As the Nigerian central government seeks to legitimize itself through democratic principals rather than authoritarian practice, the Sharia debate evidences a conflict over how the government should carry out its lofty principals of service to the people. The variety of ethnic and religious divides among Nigeria's 36 States has come to the fore since democracy came earlier this year. Nigeria as a country must quickly decide on the nature of its government in the new democracy: whether to allow for greater State, ethnic and religious autonomy or whether to pursue a unified national identity.
An October 18 Guardian report indicates that such a discussion is currently underway. State assemblies, under a mandate granted by the National Assembly, will soon conduct hearings on the 1999 federal constitution, the apparent central issue being the need for greater rights and funding for State governments.
The current controversy over the nature of Nigerian democracy, highlighted by the Sharia debate but by no means the controversy's only source, is no less than a question of whether democracy can truly exist in Nigeria. In religiously and ethnically diverse African societies, torn apart and pitted against each other by European rule, it is not necessarily democracy that is a foreign idea but rather the concept that democracy originates from a removed national government and is then to be imposed on the people. The Sharia debate is thus another spark in an argument that has been played out in Africa ever since independence. Is the central government able to tolerate different customs and values or does the state, in order to be legitimate, need to follow the Western example in forging its people into a collective body under one ideology of secular nationalism?
The inappropriateness of the imported secular state in Africa, whose structures and methods were usually inherited directly from the oppressive colonial regimes before them, has been observed by many leading Africanist scholars. The Yale professor and expert on Muslim-Christian relations in West Africa, Lamin Sanneh writes in his book, The Crown and the Turban (1997), that unlike in the West where secularism had centuries to develop, the "imported structure" of the secular state in Africa must always resort to political absolutism and the unitary state idea because of its lack of credibility in African society.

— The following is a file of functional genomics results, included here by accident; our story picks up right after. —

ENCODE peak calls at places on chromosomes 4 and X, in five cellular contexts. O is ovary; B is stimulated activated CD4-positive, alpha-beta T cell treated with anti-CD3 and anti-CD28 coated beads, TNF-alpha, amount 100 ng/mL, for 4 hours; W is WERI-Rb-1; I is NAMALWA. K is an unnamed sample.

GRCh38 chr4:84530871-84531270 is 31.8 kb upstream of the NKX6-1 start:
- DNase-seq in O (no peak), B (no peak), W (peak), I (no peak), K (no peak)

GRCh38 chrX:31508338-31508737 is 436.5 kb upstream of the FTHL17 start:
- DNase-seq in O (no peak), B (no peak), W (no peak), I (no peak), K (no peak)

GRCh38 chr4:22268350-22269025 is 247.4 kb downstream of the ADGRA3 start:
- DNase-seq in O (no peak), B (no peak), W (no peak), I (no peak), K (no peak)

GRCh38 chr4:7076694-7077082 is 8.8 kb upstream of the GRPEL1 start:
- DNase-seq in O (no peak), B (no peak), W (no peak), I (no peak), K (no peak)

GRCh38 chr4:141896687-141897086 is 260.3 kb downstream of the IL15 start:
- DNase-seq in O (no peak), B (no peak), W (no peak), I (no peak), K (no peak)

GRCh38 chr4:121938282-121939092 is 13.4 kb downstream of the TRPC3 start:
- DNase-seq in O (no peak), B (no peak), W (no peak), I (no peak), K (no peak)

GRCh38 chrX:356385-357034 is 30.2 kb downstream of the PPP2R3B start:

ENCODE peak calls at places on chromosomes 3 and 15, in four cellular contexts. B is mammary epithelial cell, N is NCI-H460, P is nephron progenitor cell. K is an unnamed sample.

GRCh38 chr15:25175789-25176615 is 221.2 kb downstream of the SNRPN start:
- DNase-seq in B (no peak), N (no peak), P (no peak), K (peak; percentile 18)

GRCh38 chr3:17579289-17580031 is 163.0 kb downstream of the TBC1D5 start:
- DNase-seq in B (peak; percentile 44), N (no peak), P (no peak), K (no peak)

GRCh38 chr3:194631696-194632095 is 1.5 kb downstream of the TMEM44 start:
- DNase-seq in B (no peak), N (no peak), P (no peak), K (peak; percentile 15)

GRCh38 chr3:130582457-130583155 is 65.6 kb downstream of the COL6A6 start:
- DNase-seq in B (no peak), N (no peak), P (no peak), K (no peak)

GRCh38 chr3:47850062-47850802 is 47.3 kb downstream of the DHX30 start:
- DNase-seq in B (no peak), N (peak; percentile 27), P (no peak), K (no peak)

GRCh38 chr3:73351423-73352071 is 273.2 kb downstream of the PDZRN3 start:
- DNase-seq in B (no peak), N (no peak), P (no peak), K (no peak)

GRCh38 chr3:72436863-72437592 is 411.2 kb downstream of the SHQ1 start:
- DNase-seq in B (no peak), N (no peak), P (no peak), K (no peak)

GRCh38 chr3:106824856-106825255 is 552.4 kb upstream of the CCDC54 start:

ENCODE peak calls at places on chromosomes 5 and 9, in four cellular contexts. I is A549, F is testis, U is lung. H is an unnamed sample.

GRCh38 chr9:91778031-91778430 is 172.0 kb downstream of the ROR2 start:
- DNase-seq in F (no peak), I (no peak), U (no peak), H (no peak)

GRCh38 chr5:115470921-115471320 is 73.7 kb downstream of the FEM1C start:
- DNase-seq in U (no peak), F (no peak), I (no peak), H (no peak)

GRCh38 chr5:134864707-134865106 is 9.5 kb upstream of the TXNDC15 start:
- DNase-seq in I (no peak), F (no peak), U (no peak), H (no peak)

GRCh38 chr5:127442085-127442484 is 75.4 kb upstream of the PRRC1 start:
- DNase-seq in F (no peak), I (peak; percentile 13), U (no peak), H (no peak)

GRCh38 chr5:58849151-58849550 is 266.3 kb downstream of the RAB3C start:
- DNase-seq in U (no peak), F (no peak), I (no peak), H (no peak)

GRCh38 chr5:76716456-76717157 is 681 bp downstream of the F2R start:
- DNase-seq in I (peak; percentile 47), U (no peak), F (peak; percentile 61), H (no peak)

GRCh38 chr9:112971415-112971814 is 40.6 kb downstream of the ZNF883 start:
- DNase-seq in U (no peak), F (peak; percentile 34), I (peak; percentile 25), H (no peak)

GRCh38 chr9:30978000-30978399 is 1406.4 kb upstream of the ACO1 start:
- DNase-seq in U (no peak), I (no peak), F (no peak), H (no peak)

Nigeria's secularists and Christians no doubt believe they are standing up to protect Nigeria's democracy. And it is perhaps true that granting Zamfara and other northern States the right to implement Sharia law would undermine the unity and cohesive identity of Nigeria. But the idea of a national identity in Africa, and especially in Nigeria, is a myth that is well illustrated by history and current events around the continent. Nigerian examples are provided by the civil war in the late sixties and the current strife in the Niger Delta region. It is now a question of whether the Nigerian government will attempt to sooth evident divisions or whether it will attempt to erase them through the imported ideology of the secular state.
Instances abound where African governments have been able to manipulate the unified, secular state ideology to their own advantage, often resulting in years of authoritarian rule. Far from defending democracy, Nigeria's quite vocal opposition to Sharia in the Zamfara state is an unconscious attempt to reinforce the notion of an authoritarian government in Nigeria. It remains to be seen whether Nigerian President Obasanjo will grant the northern States the right to practice Sharia law, thereby resisting the temptation for absolute power to which many of his African predecessors have fallen victim.
Zakariya Wright is a staff writer at iviews.com